President Barack Obama’s Supreme Court nominee Elena Kagan yesterday defended her decision to limit military recruiting at Harvard and rejected Republican charges she would be a liberal judicial activist.
Under questioning from Republicans on the Senate Judiciary Committee, Kagan calmly brushed off complaints she was more interested in politics than legal precedent and promised her rulings would be based solely on the law.
“My politics would be, must be, have to be completely separate from my judging,” Kagan said on the second day of her confirmation hearing. “The question is always what the law says.”
Sen. Jeff Sessions, the panel’s senior Republican, pressed Kagan on whether she would follow Obama’s political agenda and whether she was a “liberal progressive.”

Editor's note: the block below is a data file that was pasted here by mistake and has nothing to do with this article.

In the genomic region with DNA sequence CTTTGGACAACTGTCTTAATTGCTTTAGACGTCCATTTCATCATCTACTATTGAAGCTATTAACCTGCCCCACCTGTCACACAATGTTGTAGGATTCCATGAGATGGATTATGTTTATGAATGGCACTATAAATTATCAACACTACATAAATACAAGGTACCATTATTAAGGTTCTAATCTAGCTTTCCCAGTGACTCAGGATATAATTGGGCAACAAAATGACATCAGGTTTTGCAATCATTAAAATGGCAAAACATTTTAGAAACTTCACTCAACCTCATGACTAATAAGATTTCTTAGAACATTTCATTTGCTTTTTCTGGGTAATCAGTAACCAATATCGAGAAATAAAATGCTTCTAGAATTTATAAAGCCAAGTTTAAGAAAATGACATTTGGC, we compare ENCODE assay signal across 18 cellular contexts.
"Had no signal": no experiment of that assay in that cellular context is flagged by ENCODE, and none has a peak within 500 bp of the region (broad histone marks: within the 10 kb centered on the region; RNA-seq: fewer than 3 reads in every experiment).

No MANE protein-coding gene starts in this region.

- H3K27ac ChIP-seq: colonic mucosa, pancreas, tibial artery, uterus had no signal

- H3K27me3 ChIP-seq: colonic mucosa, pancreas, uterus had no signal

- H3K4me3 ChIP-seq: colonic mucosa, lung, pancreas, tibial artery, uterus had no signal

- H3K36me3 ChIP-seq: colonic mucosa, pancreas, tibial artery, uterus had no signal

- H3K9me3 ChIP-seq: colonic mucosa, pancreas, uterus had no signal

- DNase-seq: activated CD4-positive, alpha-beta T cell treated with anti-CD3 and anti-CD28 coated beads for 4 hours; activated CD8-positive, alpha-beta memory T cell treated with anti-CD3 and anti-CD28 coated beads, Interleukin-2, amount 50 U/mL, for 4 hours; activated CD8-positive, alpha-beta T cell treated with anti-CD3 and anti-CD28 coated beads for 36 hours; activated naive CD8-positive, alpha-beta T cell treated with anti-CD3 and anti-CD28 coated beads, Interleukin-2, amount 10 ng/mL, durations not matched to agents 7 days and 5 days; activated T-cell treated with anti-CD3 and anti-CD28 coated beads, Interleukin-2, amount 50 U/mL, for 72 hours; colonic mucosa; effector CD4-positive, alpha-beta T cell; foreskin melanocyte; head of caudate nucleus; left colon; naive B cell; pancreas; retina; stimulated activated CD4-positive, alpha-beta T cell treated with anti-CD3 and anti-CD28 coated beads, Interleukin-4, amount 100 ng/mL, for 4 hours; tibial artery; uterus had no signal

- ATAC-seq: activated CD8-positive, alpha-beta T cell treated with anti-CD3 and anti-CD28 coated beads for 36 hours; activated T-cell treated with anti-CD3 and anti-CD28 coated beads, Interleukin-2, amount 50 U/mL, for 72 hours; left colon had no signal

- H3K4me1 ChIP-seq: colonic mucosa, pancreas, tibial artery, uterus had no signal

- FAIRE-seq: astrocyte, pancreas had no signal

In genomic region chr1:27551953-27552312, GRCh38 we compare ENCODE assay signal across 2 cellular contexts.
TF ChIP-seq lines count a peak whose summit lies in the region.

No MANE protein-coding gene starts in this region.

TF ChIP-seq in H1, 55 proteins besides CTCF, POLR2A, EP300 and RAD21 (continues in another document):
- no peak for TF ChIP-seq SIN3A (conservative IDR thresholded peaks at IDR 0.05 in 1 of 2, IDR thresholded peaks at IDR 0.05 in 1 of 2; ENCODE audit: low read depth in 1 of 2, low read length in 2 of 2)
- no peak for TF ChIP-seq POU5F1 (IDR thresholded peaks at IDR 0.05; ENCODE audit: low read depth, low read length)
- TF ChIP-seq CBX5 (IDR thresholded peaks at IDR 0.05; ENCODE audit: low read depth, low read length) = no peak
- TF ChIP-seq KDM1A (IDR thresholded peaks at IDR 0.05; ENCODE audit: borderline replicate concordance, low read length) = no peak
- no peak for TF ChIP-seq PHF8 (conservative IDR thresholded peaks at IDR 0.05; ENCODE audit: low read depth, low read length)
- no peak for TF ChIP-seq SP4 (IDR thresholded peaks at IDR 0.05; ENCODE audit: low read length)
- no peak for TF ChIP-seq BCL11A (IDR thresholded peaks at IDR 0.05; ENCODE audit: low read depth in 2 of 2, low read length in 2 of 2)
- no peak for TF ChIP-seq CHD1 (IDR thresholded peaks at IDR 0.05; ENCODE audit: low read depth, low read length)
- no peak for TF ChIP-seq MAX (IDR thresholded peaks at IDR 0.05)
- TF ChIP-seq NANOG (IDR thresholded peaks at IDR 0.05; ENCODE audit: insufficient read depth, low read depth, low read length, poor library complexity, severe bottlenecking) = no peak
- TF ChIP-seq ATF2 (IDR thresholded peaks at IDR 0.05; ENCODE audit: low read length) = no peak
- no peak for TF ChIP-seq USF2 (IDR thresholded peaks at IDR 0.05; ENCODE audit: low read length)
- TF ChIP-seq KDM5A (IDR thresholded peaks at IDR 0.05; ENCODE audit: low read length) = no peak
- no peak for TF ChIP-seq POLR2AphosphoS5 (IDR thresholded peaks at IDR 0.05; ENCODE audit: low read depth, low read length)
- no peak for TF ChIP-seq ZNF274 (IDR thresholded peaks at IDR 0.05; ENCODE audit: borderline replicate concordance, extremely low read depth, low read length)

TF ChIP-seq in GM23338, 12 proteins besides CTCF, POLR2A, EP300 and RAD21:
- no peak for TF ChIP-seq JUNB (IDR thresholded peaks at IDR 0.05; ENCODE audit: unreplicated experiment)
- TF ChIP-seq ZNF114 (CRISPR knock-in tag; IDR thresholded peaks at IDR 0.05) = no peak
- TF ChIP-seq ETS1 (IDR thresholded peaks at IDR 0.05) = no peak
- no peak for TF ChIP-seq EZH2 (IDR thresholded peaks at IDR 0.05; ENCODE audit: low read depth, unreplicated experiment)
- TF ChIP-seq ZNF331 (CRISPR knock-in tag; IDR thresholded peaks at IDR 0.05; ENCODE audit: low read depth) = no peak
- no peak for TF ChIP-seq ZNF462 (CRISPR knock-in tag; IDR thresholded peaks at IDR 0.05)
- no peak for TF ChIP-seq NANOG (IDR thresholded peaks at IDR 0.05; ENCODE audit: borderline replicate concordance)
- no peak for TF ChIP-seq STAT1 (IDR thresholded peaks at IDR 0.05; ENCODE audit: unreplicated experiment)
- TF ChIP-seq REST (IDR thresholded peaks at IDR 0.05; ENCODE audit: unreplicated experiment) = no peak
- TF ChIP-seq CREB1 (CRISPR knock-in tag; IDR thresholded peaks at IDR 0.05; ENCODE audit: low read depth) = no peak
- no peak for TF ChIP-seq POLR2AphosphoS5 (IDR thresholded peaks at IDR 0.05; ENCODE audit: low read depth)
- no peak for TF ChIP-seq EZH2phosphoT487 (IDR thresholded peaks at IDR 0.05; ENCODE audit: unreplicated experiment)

“I honestly don’t know what that means,” Kagan said. “This isn’t a job, I think, where somebody should come in with a particular substantive agenda and try to shape what they do to meet that agenda.”
Kagan, 50, has sparked little controversy compared to other Supreme Court nominees and appears headed to relatively easy confirmation. Her nomination has been overshadowed by recent events, including the Gulf of Mexico oil spill and the removal of Afghanistan war commander Gen. Stanley McChrystal.